Fortunately, The SC has granted leave to appeal in five FR cases filed by the family members of the victims and the Centre for Policy Alternatives, challenging the former President’s decision to pardon former soldier and directed service of notices on the former president and Ratnayake to be present at the hearing in September 2024, as both were unrepresented in court.

The people should recall the facts of this heinous crime and the court verdict, to understand the gravity of the crime committed on so many innocent lives. Lance Corporal Sunil Ratnayake, with a 20 strong military unit of the Gajaba Regiment was airlifed to Mirusavil, Jaffna, on December 18, 2000. The murder of eight villagers took place just one day later on December 19, 2000.

He was sentenced to death by a High Court Trial at Bar in June 2015 after almost 15 months since the date of the crime. A five judge Bench sitting in appeal in the Supreme Court affirmed the sentence on April 25, 2019. The court held that the prosecution had established all eight counts of murder (11-18) and count of causing hurt to Maheswaran ( 19 ) and confirmed the death sentence.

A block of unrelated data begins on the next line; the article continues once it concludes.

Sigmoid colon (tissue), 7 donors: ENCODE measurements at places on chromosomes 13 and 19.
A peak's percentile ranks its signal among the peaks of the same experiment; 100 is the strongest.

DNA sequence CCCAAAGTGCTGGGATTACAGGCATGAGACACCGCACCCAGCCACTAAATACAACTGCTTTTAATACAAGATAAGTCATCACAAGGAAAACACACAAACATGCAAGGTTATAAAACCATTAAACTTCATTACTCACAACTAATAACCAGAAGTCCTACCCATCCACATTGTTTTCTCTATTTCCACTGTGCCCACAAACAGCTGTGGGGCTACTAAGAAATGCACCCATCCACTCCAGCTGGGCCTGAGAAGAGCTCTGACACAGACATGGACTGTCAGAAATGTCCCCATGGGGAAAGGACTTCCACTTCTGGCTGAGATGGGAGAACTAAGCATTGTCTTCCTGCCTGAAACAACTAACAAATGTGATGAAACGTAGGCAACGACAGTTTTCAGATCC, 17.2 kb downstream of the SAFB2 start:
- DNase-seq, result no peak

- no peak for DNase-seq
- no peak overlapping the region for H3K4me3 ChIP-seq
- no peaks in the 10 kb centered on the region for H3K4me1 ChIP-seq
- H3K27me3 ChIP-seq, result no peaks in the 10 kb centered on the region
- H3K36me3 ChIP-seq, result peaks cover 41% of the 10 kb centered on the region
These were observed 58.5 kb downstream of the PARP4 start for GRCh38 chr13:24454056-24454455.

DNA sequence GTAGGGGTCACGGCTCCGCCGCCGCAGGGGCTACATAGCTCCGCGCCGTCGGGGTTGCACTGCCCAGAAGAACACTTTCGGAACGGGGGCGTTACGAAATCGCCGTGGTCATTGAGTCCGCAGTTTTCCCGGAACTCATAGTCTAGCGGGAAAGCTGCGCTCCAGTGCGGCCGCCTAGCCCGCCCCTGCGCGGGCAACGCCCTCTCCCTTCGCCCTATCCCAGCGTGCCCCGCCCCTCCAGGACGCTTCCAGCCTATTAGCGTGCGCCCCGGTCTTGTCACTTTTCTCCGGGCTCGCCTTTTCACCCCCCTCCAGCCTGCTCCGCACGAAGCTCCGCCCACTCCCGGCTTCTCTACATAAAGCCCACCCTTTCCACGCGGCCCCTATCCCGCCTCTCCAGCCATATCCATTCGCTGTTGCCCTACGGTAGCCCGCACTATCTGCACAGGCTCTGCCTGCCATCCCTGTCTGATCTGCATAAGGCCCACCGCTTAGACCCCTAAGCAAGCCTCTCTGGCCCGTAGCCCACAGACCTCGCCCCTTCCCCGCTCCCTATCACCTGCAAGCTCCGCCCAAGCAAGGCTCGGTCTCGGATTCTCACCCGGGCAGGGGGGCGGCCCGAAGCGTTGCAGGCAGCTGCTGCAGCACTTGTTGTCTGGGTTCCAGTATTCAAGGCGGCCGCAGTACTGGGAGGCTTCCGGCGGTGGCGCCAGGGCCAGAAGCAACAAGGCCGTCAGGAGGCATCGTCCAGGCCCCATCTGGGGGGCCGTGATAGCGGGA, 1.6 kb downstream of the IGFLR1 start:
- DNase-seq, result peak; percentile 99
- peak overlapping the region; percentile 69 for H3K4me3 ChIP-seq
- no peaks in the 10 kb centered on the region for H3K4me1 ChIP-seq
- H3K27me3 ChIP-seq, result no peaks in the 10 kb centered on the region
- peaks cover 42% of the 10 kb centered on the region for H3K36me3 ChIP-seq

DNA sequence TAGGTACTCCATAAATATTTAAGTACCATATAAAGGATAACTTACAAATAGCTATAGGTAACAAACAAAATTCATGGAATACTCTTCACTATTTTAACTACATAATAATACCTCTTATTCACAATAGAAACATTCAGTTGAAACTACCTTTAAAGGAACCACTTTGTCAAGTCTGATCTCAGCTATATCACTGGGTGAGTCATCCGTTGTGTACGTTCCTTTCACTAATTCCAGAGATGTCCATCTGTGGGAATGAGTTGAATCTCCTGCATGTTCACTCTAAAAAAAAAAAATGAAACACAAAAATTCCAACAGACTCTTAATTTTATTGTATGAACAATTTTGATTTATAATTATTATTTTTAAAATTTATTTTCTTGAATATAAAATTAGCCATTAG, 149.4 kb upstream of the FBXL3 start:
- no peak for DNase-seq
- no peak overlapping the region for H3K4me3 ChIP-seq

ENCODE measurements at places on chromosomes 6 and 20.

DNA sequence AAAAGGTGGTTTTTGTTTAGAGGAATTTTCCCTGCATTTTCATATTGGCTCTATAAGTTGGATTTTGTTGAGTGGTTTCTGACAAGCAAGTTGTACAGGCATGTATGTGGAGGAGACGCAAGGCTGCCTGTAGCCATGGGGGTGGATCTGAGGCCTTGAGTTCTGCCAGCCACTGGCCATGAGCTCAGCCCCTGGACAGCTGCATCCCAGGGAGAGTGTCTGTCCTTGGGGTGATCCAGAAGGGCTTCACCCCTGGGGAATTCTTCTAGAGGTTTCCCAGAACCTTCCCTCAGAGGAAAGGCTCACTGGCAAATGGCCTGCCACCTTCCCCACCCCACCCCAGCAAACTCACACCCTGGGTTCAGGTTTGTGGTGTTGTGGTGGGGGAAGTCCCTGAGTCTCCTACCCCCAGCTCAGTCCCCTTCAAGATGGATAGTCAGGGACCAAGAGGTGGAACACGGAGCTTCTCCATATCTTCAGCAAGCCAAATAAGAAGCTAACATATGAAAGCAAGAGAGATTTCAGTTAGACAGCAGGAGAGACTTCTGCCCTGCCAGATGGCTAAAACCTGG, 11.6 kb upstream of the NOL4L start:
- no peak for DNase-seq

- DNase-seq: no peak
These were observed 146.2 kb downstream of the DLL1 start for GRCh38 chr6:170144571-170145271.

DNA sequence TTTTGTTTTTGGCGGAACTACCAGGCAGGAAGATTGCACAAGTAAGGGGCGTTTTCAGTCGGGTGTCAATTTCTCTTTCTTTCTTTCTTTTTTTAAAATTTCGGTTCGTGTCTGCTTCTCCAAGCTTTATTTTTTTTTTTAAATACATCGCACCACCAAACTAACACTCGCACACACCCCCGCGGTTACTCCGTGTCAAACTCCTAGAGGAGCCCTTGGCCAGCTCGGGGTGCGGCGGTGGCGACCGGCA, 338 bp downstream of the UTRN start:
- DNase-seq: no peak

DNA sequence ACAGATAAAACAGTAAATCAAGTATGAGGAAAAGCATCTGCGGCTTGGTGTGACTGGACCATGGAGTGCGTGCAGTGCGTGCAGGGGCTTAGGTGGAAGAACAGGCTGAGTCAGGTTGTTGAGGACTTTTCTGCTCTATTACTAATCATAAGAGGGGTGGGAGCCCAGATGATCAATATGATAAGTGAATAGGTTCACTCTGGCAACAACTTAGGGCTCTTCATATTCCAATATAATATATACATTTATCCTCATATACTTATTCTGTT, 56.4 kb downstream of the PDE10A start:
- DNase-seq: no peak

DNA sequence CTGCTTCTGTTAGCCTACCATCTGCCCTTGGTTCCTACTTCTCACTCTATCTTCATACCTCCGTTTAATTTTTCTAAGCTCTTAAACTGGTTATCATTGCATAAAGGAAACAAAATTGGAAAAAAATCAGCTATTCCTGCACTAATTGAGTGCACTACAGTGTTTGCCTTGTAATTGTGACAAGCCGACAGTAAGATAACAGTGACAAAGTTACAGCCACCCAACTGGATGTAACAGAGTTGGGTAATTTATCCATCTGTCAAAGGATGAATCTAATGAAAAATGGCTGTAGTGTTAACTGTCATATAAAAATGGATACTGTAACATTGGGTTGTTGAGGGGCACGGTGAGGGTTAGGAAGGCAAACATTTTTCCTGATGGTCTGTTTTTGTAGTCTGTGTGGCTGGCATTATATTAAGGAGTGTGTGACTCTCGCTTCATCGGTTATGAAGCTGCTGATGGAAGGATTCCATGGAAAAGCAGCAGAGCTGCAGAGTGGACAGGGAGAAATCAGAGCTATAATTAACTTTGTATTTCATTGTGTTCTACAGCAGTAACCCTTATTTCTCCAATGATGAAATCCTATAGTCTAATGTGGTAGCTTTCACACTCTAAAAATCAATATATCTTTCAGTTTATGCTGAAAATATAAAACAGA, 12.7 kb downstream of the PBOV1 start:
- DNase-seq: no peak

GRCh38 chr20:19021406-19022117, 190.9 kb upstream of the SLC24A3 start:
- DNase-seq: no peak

Briefly the facts are as follows: When the fighting intensified in 2000 and the LTTE overran Elephant Pass in April 2000, the army retreated to Ellathumaduwal and the villagers dispersed from their village Mirusavil to close by villages due to stray shells falling nearby. But the villagers developed the habit of visiting their homes in Mirusavil to clean their houses and collect whatever produce they can and return before dusk.

On December 18, 2000, a military unit of the Gajaba Regiment was airlifted to Mirusavil. On December 19, eight villagers comprising a five-year-old toddler accompanying his father, two 13- and 15-year-old boys accompanying their fathers visited their homes on cycles, as villagers used to do.